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Progesterone and periods — part 1: Provera challenge

It is common to be prescribed progesterone or Provera (which is progestin, a synthetic form of progesterone), during the process of determining why you have no period, in order to see if you get a bleed. If you’re given some random pills and told to take them to help with diagnosis, this is almost certainly what the pills are. For the rest of this post I will use “Provera” to mean either Provera or bioidentical progesterone because for these purposes the two do the same thing.


Instead of coming up with a different way of saying it, I’m going to copy the text from my book No Period. Now What? that describes the Provera challenge:

In addition to the blood tests and physical exam, another common diagnostic tool is the “Provera challenge.” Your doctor will give you a prescription for Provera … a synthetic version of progesterone. In a normal menstrual cycle, progesterone rises after ovulation to prepare the uterus for a fertilized egg. If no pregnancy occurs, progesterone drops and a period ensues.
Provera mimics this cycle. You’ll take it for anywhere from 5 to 10 days to see if you bleed after you stop. The standard protocol is to wait two weeks to see if there is any spotting or bleeding, although among our survey respondents, all but one person who got a withdrawal bleed did so within eight days. About 18% (48/256) responded to Provera the first time they tried it (i.e., they got a bleed). This indicates a less severe degree of HA. No bleed suggests a more suppressed reproductive system without adequate estrogen to build a uterine lining—in other words, full blown HA [hypothalamic amenorrhea].
The degree of HA is based on response to Provera and Clomid: HA degree 1 (least severe): You bleed after taking Provera and Clomid. HA degree 2 (moderately severe): You bleed after taking Provera but do not respond to Clomid. HA degree 3 (most severe): You don’t get a withdrawal bleed after taking Provera.

Here is some additional data I didn’t put in the book. 86 women responded with the amount of time it took them to bleed after their Provera challenge:

  • The median time to response was three days after the last pill (meaning half responded within three days, the other half three days or later)

  • 95% bled by five days after the last pill

  • All but one responded by eight days after the last pill

Some women are told that if they respond to Provera they do not have HA, and must have PCOS instead. This is not valid. It is absolutely possible to have HA and respond to Provera, it simply means your system is less suppressed. (Please see this post for more resources on HA vs. PCOS).


As I stated, it is common to do the Provera challenge as you work toward a diagnosis. If you do not bleed and have ruled out physical issues preventing a bleed, then this can solidify the diagnosis of HA. If you do bleed, this isn’t particularly helpful for diagnosis, but likely means that if you do have HA, it’s on the milder side. Interestingly, when I analyzed my data on Provera response, it did not predict recovery of natural periods. 46% of those who bled in response to the challenge restored natural cycles (the remainder moved on to fertility treatments), compared with 47% of those who did not bleed.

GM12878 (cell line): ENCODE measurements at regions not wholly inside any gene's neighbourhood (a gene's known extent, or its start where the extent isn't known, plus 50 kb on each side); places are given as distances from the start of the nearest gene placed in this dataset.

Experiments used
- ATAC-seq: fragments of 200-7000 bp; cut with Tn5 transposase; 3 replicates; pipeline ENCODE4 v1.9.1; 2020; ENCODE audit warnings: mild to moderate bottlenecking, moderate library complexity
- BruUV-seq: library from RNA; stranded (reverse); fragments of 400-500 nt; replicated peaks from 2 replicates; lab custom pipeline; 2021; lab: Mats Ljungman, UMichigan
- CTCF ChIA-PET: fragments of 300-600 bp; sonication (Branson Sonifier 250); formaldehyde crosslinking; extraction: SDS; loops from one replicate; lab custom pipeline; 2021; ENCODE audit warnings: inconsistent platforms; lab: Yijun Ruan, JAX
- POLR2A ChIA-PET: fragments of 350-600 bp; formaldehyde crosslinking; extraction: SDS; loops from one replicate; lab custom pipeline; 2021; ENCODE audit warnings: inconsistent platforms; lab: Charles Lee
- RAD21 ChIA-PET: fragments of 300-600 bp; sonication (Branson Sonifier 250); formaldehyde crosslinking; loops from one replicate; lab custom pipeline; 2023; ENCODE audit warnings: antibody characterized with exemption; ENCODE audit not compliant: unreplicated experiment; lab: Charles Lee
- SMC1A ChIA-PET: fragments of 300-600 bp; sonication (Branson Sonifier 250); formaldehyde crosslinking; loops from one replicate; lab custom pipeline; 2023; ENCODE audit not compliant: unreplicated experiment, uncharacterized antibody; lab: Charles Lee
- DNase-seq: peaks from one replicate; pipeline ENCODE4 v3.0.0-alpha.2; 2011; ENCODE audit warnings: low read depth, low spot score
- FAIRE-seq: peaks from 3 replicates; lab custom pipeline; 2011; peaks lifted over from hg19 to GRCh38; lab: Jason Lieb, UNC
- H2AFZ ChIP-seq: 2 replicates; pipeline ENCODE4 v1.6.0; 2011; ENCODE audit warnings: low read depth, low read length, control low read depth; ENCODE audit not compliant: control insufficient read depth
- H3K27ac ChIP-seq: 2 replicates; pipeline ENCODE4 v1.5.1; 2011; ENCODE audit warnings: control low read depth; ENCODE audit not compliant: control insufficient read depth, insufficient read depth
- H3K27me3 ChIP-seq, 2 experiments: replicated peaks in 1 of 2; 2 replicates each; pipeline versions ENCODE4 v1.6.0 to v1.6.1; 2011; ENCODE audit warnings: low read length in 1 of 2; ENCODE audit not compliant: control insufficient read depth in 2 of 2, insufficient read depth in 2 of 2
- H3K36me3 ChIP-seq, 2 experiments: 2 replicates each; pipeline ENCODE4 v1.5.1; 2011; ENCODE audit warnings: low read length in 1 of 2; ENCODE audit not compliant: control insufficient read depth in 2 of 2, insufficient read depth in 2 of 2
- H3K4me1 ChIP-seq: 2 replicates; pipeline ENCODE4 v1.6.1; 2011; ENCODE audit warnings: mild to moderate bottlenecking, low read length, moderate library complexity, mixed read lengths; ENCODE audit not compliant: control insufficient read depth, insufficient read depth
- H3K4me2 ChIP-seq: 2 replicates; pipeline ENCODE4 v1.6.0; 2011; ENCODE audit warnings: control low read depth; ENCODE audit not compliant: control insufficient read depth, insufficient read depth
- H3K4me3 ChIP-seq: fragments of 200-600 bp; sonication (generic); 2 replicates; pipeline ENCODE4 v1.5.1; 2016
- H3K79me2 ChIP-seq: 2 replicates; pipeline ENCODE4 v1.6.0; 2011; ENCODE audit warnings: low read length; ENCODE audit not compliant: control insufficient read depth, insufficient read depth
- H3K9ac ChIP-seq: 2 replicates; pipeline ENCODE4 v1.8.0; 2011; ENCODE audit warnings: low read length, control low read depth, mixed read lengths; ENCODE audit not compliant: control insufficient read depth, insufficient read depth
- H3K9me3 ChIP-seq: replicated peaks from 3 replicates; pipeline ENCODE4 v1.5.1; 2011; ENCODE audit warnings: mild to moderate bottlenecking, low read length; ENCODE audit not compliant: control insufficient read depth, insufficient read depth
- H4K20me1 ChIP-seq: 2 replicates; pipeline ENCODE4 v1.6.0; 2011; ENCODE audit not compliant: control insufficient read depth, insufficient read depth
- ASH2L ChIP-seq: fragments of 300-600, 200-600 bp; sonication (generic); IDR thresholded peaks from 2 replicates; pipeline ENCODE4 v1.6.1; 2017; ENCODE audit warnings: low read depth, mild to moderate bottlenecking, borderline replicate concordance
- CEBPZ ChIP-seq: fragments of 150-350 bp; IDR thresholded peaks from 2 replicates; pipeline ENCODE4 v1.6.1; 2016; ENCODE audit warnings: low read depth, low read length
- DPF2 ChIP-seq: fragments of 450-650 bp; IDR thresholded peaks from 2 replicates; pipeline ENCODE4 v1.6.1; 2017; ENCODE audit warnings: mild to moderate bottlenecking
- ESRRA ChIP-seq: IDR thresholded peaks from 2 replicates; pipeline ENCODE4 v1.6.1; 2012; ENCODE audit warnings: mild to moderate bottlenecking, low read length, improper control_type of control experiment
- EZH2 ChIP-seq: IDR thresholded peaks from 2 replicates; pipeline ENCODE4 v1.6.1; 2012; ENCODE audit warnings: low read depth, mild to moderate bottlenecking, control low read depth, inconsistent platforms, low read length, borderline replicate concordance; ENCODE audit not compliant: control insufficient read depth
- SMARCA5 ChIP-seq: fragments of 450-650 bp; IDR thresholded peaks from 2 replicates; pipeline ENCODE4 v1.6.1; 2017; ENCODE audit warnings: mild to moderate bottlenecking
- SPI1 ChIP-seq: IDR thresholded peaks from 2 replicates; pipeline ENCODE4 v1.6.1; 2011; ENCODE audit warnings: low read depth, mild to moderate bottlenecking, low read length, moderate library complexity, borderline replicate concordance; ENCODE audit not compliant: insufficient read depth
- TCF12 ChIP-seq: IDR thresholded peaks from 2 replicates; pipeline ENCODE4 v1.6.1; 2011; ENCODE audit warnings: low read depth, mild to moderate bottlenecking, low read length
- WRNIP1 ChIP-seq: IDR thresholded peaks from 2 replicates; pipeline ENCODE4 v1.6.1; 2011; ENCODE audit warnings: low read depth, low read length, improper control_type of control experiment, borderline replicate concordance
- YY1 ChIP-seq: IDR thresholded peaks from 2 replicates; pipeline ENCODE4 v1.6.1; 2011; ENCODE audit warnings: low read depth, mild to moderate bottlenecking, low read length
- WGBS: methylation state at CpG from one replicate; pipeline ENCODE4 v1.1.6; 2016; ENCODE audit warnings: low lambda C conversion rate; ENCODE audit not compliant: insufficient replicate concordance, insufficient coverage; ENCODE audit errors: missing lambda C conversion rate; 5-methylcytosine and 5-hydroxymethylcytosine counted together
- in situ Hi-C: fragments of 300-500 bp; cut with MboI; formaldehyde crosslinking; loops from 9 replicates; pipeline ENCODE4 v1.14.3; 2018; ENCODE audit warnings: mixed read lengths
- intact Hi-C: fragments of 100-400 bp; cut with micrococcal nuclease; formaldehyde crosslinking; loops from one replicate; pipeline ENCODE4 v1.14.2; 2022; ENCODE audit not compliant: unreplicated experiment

Is repeating the Provera challenge useful?

Some women will try a second Provera challenge as they work toward recovery. There isn’t a particular benefit to doing so, but nor is it going to set you back. It’s really up to you and how the result might make you feel.


If you bleed, will it help you to feel more confident in what you’re doing as you work toward recovery? (bloodwork might serve the same purpose?)


If you do not bleed, will that set you back and make it harder to stay the course?

If you do choose to do a second Provera challenge, I’d suggest going into it with the expectation that you will not bleed; that way if you do it’s a bonus, if you do not, well, that’s kinda what you expected and you’ll stick with what you’re doing anyway (if you need encouragement please join my facebook support group and check out the “recovery story” tag, which we started using May 4, 2018 – already 37 posts!) In the data from my survey, 26% (31/119) responded to a subsequent Provera challenge after not having responded the first time.


Does Provera provide a jumpstart?

What the Provera challenge can not and does not do is “jumpstart” a natural cycle. This is because in a normal menstrual cycle progesterone is a “downstream” hormone – the *result* of ovulation. It’s not one of the hormones that *causes* ovulation. So even if you bleed from the outside progesterone, it does nothing to change your natural hormones that are low – it does not increase Follicle Stimulating hormone to actually get a follicle growing and egg maturing.


Many doctors will prescribe progesterone, or even birth control pills, telling patients this might jumpstart a natural cycle – this does not happen. More in my next post!

If you have any questions about the Provera or progesterone challenge, drop them in the comments!


-Nico

P.S. If you appreciated this post and would like to support more of the same, please become a Patreon!

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Invitado
14 nov 2023

Is it necessary to take progesterone if prescribed estrogen patches to protect from bone loss when working to regain typical cycles?

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